Education and Culture Minister Myron Walwyn is the best performing minister in government, according to a survey by the Caribbean Development Research Services (CADRES).
Compared to the other government ministers, Walwyn scored highest for residents from all the various political demographics in the territory.
Walwyn’s average performance rating for residents is 5.8 out of 10.
Premier Dr D Orlando Smith and Health Minister Ronnie Skelton both followed with a 5.2 rating.
Works Minister Mark Vanterpool trailed closely with a 5.1 out of 10 rating.
According to the survey, residents rated Deputy Premier Dr Kedrick Pickering as the poorest performing minister. He was given a 4.4 out of 10 rating.
In a more focused look at the survey, National Democratic Party supporters gave ministers higher ratings than Virgin Islands Party supporters.
Notably, ratings from the ‘uncertain voters’ demographic seem to reflect the average opinion of respondents overall.
Dismal ratings for security and agriculture
Meanwhile, Walwyn’s commanding rating also reflected in how respondents viewed his ministry’s performance.
Overall, residents gave the Walwyn-led education sector a 6 out of 10 performance rating.
The Skelton-led health sector received a 5.7 rating, followed by the Premier Smith-led tourism sector with 5.6.
Crime and agriculture had the poorest recorded performance of 3.7 and 2.7 out of 10, respectively.
Governor Augustus Jaspert has responsibility for the local police force, which manages security and crime, while Dr Pickering is responsible for agriculture.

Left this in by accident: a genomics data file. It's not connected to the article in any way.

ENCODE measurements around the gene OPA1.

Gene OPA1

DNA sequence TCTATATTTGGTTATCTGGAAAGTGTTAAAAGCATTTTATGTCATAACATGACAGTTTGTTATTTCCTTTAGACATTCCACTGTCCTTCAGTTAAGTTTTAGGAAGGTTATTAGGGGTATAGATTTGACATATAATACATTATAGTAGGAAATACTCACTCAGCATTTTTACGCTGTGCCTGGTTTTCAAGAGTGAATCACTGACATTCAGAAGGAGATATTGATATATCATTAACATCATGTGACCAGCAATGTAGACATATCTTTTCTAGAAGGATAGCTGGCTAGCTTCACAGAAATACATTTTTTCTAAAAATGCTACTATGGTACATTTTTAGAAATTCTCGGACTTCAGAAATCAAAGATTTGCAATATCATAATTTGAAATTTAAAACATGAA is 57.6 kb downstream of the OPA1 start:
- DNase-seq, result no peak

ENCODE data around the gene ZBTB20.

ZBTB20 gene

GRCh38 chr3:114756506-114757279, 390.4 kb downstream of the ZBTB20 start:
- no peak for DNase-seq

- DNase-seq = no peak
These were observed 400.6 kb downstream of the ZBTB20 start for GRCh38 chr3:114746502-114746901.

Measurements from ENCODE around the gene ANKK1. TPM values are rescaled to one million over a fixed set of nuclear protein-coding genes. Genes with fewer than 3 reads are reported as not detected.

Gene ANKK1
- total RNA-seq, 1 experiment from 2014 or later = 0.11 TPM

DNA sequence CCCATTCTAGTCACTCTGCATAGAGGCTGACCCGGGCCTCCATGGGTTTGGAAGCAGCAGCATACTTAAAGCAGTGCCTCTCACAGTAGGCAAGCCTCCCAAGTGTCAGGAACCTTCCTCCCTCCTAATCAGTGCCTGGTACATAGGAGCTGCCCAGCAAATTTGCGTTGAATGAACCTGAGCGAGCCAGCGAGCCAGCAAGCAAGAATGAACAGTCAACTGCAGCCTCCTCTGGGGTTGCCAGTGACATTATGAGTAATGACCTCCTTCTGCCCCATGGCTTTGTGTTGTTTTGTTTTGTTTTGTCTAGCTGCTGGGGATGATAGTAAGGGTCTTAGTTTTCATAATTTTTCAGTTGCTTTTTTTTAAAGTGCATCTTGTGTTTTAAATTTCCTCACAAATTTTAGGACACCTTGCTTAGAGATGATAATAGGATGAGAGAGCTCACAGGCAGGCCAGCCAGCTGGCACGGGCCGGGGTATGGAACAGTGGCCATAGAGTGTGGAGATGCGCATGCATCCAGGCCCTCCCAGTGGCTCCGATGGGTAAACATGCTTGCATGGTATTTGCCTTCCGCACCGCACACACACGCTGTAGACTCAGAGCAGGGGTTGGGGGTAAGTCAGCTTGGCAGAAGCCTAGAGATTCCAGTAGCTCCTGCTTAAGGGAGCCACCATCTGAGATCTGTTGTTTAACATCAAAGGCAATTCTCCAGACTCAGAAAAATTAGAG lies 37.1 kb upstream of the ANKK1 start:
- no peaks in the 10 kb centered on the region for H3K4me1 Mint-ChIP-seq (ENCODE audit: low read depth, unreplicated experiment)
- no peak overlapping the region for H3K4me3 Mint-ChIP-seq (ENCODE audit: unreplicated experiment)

While releasing the report, surveyors from CADRES gave some insight on the findings.
“It is noteworthy that respondents seemed to offer higher scores for the minister than the sector in some instances; suggesting that there might be some opportunity to discuss factors that have mitigated against the performance of various sectors.”
“It is also important to note that the sector often impacts on the popularity of the minister managing it; with education tending to be one of the better-performing sectors in the Caribbean, and agriculture one of the worst-performing,” CADRES explained.
Less than 700 respondents participated in the survey, which had a margin of error of plus or minus five percent.
The Caribbean Development Research Services, which is also called CADRES, is a research organisation based in Barbados. Over the years, it has conducted polls in several countries across the region.
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